April 2, 2007
Simon Roberts' Motherland will be hitting bookstores soon. Like Andrew Moore's Russia it is ambitious in it's scope. Roberts' images are a bit less formally elegant than Moore's and have a more of a documentary feel about them, but I like sense of national melancholy they suggest. I hope we see more strong photographers venture out into the Russian hinterlands as there is much to chew on out there.
In addition to the book site linked above, Roberts' personal site includes additional projects from Russia and elsewhere.
p.s. if anyone knows of a good survey of contemporary Russian photography I'd love to check it out.
April 4, 2007
...even while asleep:
This is what one month and 4 days looks like.
April 5, 2007
About a week ago I found my wife sitting alone at the kitchen table with tears in her eyes. "What’s wrong," I asked.
"Three kids were killed in a car accident in Chicago. One was killed instantly. The car caught on fire and the other two were burned to death as people tried to pull them out." She began to get teary eyed again...
"Were these people you knew?"
"No. Friends of Theresa and Grace... I mean you raise a child for 20 years and then this?"
Now things were becoming clearer. Of course there’s death all around, and mainly we ignore it, because we have to, because life would be too painful otherwise, but when you imagine a tragedy like that with own kids, it all changes. That’s the thing about being a parent. For all the cool points you lose walking around with your baby bjorns, you are forced to be more vulnerable and maybe more humane. Dealing that that vulnerability is one of the hardest tasks a parents face, because love inverted is an abyss...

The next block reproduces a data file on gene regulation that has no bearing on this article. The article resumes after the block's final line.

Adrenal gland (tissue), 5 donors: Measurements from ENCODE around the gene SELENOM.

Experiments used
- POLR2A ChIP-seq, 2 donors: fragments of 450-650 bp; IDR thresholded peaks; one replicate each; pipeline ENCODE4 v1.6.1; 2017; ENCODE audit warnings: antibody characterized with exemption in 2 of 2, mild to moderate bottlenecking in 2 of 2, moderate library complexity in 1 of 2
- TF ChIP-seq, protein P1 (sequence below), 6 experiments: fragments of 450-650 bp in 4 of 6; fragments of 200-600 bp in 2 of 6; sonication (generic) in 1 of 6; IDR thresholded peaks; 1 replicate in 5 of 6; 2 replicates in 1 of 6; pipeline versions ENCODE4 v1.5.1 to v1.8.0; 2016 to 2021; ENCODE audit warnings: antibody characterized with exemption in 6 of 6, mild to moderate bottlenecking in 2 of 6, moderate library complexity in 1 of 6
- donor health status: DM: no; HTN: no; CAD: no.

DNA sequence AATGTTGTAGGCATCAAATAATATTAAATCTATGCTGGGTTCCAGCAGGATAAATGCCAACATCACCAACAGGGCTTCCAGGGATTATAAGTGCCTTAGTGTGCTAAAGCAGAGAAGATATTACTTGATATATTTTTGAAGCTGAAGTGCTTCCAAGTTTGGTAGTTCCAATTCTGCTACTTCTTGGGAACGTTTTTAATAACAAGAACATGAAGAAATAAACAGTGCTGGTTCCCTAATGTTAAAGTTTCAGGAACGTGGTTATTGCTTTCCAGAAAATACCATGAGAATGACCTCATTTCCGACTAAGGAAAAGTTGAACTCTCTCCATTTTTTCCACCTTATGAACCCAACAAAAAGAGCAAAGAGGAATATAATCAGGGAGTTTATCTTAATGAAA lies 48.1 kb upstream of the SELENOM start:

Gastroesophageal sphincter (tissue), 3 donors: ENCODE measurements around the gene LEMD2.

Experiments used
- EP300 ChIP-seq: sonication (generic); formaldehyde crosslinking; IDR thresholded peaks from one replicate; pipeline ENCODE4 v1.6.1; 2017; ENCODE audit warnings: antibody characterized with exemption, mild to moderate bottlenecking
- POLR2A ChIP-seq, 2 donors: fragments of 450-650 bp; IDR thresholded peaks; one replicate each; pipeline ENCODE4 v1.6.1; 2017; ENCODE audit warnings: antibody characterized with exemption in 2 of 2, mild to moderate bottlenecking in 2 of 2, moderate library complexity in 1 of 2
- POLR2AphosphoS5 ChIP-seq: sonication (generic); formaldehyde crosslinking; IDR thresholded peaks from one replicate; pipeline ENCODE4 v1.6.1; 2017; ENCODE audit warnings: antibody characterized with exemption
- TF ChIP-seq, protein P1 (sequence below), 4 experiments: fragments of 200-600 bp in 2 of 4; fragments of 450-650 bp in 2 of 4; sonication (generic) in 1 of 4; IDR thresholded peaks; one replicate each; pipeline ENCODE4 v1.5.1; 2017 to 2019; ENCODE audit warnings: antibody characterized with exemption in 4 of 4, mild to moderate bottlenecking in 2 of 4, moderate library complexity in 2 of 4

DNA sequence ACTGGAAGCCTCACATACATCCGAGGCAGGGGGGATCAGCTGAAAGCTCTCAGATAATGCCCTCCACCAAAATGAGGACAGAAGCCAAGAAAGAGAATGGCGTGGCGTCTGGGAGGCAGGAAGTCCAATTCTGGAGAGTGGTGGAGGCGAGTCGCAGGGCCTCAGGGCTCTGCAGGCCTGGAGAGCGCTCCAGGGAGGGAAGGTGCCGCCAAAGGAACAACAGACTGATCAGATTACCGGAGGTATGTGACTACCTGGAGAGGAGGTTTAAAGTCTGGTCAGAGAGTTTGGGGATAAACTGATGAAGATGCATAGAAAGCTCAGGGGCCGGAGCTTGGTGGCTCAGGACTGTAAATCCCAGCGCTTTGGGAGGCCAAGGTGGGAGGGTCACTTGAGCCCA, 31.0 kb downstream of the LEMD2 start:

A few hours later my son and I are sitting in a hot allergist’s office full of jumpy kids slowly becoming unnerved by the muffled sounds of other kids screaming as their backs are being pricked with tiny doses of potential toxins, you are finally led into an inner office. The doctor is distracted and exhausted, he keeps sweating uncontrollably and patting his brow with a handkerchief. I think how quaint it is to carry a handkerchief. He looks so different from man in wedding picture on the wall—a smiling young man in traditional Bengali garb with his arm uncomfortably around his bride’s waist. He’s doing paperwork and only seems to notice us when my son picks up a snowglobe on the desk. "Don’t let him throw that." he says. Then glancing down at the test results on his desk, "The boy has a peanut allergy. He had a strong reaction. It is serious, maybe life threatening. So no peanut butter for him."
"Do people ever grow out of these allergies?" I ask.
"There is so much we don’t know about allergies," he answers.
Soon we were whisked out the door... My son is glad to be out of hot office and the screaming kids. We chase each other home. Every time I stop he says, "More daddy more."
That night I keep dreaming of my son in school. Another kid offers him an M&M. He's happy. "Treats" he says. They're hiding away in a corner... He doesn’t hear me calling for him....
I wake up in a cold sweat, but when I wake up I see those kids in the car. The scene plays out in excruciating detail. In that moment I see my own life as a series of near misses. The collision in England. The crash in Texas. The undertow. The man with the knife at 2 am. My poor dad. Then I imagine the parents of those kids in the car who guided them through life and protected them from so many dangers but couldn’t save them from the one they couldn’t see.